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Archives of Sexual Behavior

, Volume 47, Issue 8, pp 2467–2479 | Cite as

Body Image Disturbances as Predictors of Reduced Mental Health Among Australian Gay Men: Being in a Relationship Does Not Serve as a Protective Factor

  • Joshua Marmara
  • Warwick HoskingEmail author
  • Anthony Lyons
Original Paper

Abstract

Past studies have demonstrated associations between gay men’s body image disturbances and poorer mental health. However, little research has considered whether relationship status, or sexual agreements within relationships, moderates these associations. The present study was designed to address this gap. Results from a survey involving 796 Australian gay men between the ages of 18–39 showed that various measures of body image disturbance significantly and independently predicted satisfaction with life, self-esteem, positive well-being, and psychological distress. However, neither relationship status nor sexual agreement type (monogamous vs. non-monogamous) moderated these associations. These findings suggest that, although gay men may experience appearance-related pressure in order to attract sexual or relationship partners, simply being in a relationship does not reduce the detrimental associations of body image disturbance with mental health. Future research could examine specific aspects of relationship quality and dynamics that may serve as risk or protective factors in this context.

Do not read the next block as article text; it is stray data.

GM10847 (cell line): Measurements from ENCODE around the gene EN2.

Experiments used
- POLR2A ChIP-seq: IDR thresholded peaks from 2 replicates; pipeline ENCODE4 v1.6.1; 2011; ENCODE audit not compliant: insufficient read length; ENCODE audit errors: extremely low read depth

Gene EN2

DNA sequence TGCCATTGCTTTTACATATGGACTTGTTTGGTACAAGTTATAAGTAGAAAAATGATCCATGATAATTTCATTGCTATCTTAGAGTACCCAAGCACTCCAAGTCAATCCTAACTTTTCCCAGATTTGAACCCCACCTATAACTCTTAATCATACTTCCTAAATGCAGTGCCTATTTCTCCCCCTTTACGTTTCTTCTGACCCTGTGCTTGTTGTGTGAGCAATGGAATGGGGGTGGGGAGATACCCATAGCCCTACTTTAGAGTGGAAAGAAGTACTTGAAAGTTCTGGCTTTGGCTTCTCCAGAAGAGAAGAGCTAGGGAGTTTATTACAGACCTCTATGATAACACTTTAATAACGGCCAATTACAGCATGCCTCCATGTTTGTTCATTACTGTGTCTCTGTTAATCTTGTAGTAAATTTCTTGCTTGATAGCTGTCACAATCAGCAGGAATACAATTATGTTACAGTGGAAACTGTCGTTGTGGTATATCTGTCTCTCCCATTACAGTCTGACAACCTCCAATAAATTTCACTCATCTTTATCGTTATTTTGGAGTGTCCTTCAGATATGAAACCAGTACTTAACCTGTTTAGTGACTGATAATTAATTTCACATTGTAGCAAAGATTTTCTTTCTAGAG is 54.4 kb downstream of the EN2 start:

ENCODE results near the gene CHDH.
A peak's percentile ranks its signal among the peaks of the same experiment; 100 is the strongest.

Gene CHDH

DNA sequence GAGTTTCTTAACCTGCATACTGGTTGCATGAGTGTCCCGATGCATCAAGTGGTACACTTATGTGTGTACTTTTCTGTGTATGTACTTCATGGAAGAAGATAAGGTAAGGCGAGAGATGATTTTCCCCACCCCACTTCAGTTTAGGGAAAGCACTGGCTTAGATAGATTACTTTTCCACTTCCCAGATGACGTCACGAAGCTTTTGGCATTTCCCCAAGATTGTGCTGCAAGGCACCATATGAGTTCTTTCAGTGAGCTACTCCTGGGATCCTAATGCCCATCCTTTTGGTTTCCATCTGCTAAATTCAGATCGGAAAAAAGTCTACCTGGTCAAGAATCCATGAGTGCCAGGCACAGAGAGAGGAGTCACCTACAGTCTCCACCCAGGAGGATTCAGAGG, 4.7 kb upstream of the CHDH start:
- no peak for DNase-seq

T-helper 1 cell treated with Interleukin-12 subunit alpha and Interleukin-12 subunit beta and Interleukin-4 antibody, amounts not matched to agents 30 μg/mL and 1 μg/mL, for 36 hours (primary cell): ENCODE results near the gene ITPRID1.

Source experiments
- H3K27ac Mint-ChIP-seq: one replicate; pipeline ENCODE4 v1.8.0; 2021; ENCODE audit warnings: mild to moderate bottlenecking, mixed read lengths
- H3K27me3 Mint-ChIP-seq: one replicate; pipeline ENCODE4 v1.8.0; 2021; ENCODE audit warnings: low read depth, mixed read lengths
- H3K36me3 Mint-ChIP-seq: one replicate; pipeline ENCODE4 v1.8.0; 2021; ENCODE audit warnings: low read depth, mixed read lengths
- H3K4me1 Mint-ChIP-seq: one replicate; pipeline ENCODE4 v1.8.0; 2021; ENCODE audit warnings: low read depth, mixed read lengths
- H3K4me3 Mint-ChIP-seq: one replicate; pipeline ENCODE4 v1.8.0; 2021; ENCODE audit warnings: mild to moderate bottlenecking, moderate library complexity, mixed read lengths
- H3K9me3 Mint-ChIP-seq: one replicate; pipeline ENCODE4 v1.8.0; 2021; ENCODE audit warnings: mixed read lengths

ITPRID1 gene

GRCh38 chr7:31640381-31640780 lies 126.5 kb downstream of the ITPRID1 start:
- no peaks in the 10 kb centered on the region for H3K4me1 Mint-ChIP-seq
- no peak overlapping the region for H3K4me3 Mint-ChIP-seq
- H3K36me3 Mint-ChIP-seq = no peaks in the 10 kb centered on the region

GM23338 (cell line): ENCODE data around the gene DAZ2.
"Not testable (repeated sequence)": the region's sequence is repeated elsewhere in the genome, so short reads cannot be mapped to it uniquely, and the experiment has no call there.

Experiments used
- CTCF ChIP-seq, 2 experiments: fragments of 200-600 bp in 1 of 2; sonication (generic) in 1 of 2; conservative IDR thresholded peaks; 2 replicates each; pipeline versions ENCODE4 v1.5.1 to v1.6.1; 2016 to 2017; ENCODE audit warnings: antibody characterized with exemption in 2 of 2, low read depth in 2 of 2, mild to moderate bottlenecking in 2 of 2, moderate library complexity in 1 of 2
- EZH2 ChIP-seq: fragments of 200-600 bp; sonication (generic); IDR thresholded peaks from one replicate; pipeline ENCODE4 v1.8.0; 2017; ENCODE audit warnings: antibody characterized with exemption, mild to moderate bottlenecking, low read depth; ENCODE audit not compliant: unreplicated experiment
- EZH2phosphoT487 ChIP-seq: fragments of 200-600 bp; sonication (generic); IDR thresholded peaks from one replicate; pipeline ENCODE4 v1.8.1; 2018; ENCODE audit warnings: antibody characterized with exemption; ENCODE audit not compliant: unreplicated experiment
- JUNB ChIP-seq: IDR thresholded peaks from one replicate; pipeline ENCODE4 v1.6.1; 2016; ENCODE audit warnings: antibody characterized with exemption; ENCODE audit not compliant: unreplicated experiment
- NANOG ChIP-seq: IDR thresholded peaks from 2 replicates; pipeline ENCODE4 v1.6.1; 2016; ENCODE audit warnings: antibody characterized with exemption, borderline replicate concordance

Keywords

Gay men Body image Gay relationships Mental health Self-objectification Sexual orientation 

Notes

Acknowledgements

This research was supported by funding from the Australian Government Department of Health and Ageing. This article is based on the first author’s Honours in Psychology research thesis (2015). The authors would like to thank the men who participated in this study, our research assistant Matthew Poole, and two anonymous reviewers who provided helpful comments on an earlier version of this article.

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Copyright information

© Springer Science+Business Media, LLC, part of Springer Nature 2018

Authors and Affiliations

  1. 1.Institute of Health and SportVictoria UniversityMelbourneAustralia
  2. 2.Australian Research Centre in Sex, Health and SocietyLa Trobe UniversityMelbourneAustralia

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